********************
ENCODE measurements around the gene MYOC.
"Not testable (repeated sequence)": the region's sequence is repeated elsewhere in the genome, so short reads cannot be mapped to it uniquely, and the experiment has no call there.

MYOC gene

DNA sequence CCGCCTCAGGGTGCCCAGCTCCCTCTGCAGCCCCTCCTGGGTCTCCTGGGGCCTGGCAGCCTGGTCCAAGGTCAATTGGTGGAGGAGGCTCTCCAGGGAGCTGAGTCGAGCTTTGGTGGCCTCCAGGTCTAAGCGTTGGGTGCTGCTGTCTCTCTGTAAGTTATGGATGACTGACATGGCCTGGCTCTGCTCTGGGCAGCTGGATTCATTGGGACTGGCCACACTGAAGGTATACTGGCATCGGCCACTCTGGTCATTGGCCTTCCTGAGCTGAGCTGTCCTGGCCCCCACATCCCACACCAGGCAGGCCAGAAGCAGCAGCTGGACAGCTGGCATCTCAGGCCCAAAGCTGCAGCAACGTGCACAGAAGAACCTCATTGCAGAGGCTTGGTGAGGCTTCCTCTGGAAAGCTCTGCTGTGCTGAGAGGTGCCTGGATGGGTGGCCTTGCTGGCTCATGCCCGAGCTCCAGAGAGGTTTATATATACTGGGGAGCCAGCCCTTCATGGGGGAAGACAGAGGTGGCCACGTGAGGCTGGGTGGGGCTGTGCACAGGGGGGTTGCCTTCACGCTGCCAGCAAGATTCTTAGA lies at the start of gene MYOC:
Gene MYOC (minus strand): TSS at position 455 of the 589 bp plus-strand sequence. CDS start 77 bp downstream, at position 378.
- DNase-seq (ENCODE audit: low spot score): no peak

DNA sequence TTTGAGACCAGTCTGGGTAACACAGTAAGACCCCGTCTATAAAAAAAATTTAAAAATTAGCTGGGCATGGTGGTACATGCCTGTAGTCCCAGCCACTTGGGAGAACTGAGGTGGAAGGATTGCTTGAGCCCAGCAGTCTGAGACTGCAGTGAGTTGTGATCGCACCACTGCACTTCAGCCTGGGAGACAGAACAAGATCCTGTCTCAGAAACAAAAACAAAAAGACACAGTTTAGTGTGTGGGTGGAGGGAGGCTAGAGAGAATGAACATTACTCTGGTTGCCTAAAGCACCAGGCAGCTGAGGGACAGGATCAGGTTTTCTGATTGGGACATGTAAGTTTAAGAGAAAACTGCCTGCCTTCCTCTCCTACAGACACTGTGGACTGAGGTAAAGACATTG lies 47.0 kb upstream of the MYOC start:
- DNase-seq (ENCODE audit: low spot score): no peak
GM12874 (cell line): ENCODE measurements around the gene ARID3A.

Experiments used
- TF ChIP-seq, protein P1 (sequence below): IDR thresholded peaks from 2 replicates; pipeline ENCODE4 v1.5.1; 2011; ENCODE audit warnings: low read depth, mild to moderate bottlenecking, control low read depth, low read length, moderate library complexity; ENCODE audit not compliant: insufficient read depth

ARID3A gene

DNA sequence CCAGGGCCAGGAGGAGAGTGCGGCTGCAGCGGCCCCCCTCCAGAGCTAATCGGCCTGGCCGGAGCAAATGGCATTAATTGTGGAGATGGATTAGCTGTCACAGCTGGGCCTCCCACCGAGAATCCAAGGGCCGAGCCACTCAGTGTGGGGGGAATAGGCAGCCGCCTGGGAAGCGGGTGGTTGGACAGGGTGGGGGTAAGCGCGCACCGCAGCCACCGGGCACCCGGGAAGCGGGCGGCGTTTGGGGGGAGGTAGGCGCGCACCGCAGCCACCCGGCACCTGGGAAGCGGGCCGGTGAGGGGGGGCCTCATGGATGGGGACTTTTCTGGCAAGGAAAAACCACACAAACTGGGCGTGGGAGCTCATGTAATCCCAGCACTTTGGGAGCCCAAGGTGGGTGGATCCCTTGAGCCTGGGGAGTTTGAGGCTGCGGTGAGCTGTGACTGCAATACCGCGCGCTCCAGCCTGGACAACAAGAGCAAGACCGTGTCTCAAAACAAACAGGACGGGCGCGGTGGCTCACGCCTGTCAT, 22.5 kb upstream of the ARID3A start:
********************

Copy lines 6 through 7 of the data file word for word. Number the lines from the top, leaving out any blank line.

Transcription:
- DNase-seq (ENCODE audit: low spot score): no peak

DNA sequence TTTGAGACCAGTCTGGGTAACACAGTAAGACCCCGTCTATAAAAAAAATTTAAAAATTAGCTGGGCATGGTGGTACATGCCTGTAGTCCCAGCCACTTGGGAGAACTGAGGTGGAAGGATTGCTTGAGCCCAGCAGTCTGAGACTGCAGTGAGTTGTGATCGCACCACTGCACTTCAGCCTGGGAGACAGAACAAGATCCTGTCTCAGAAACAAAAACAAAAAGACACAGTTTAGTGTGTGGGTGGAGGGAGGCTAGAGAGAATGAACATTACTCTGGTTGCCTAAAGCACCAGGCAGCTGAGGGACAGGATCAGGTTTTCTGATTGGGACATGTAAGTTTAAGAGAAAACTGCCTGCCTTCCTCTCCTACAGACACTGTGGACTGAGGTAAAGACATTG lies 47.0 kb upstream of the MYOC start: